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Ask Mr. Tight-Watt: Insulating an attic  Smart Choices Archive

Ask Mr. Tight-Watt: Insulating an attic

Foam insulation is a good choice for insulating the attic in an older home.

Ask Mr. Tight-Watt

Mr. Tight-Watt is always happy to answer our readers’ questions about home energy efficiency. Today’s questions relate to remodeling an older Victorian-style home and how to best insulate the attic.

Q: Is foam insulation the best choice for an attic that has complicated roof angles and crevices as in my Victorian home? If so, should the area where the eaves and floor joists meet behind existing 16-inch knee walls be insulated? –Annette, a Smart Choices reader

Mr. Tight-Watt called on Bill McAnally, energy-efficient home building expert, to answer Annette’s question.

A: Yes, foam insulation is an excellent choice for insulating the attic of an older home, even one with a complex structure of angles and crevices. The steps to take are:
1. Insulate the floor
2. Insulate the knee wall
3. Insulate the attic roof if you plan to use the space for storage or living

However, there is one caveat: If your home has old knob-and-tube wiring, you can’t insulate over it. You must box it in and keep it separated from the insulation or you’ll have a definite fire hazard. Foam insulation cannot come in contact with that old wiring.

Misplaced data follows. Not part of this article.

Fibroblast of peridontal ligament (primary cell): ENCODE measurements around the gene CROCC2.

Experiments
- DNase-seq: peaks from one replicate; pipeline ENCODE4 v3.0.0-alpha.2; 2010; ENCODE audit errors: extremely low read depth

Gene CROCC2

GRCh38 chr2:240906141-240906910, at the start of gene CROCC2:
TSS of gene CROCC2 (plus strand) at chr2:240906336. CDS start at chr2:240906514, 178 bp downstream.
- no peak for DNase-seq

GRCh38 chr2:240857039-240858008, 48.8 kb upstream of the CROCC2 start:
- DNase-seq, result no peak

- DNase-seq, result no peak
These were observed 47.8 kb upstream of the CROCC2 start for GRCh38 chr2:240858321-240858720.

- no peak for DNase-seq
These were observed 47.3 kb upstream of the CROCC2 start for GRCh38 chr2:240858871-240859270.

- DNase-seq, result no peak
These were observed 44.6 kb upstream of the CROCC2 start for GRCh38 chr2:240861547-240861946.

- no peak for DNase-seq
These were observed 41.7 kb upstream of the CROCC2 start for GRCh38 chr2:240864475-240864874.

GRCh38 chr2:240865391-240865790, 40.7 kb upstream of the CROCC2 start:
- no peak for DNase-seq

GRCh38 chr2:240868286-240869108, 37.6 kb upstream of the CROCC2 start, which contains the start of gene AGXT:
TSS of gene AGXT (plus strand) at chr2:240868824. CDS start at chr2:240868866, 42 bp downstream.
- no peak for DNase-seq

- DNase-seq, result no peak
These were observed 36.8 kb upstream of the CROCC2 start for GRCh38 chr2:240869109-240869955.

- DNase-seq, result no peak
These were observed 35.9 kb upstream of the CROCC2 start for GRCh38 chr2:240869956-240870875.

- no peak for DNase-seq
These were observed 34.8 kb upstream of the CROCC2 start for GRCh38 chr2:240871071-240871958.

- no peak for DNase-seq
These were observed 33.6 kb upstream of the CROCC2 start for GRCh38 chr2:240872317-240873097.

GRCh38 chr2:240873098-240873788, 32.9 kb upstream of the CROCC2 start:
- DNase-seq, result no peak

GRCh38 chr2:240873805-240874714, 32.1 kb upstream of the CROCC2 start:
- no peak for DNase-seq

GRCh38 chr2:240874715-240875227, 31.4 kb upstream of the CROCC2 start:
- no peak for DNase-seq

Another critical factor in insulating – whatever type you choose – is to be sure to hire a knowledgeable and reputable installer. Be sure to find out:
1. How long the company has been in business. If it has a history, chances are good that the company has done a good job over the long haul.
2. The amount and type of training the installers have. Look for industry-standard training not just company-specific training. The better the training, the more the installer will know about codes, standards, and new installation methods.
3. Ask how the installer would handle a situation such as the knob-and-tube wiring. If the installer would foam over it, you know the installer is not well trained. Many installers are not aware of this problem, and if they don’t handle it correctly, your home and the lives of your family members are at risk.

Do you have a question for Mr. Tight-Watt? Ask your question and view answers he has provided to other questions here.

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